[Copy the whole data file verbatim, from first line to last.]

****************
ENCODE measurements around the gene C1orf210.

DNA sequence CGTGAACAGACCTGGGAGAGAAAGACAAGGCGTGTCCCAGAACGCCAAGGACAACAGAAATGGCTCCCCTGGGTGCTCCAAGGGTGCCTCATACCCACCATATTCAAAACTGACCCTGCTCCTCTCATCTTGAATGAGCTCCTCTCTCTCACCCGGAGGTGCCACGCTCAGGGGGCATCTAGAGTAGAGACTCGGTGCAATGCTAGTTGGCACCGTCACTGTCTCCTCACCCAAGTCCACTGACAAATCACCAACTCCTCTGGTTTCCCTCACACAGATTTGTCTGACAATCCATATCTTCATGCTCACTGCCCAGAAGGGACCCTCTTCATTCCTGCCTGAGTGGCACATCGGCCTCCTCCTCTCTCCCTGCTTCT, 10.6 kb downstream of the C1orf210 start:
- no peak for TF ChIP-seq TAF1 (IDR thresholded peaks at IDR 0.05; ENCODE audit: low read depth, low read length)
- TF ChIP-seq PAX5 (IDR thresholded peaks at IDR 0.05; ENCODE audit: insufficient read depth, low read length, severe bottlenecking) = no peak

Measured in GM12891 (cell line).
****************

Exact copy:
ENCODE measurements around the gene C1orf210.

DNA sequence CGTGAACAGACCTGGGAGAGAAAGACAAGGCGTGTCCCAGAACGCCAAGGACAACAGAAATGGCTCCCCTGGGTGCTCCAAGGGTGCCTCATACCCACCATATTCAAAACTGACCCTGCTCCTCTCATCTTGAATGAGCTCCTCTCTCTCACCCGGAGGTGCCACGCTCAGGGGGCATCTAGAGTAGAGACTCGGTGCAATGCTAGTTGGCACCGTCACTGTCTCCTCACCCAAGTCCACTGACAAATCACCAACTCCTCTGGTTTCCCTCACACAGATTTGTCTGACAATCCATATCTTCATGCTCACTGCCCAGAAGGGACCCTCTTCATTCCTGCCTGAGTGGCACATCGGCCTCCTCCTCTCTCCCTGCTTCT, 10.6 kb downstream of the C1orf210 start:
- no peak for TF ChIP-seq TAF1 (IDR thresholded peaks at IDR 0.05; ENCODE audit: low read depth, low read length)
- TF ChIP-seq PAX5 (IDR thresholded peaks at IDR 0.05; ENCODE audit: insufficient read depth, low read length, severe bottlenecking) = no peak

Measured in GM12891 (cell line).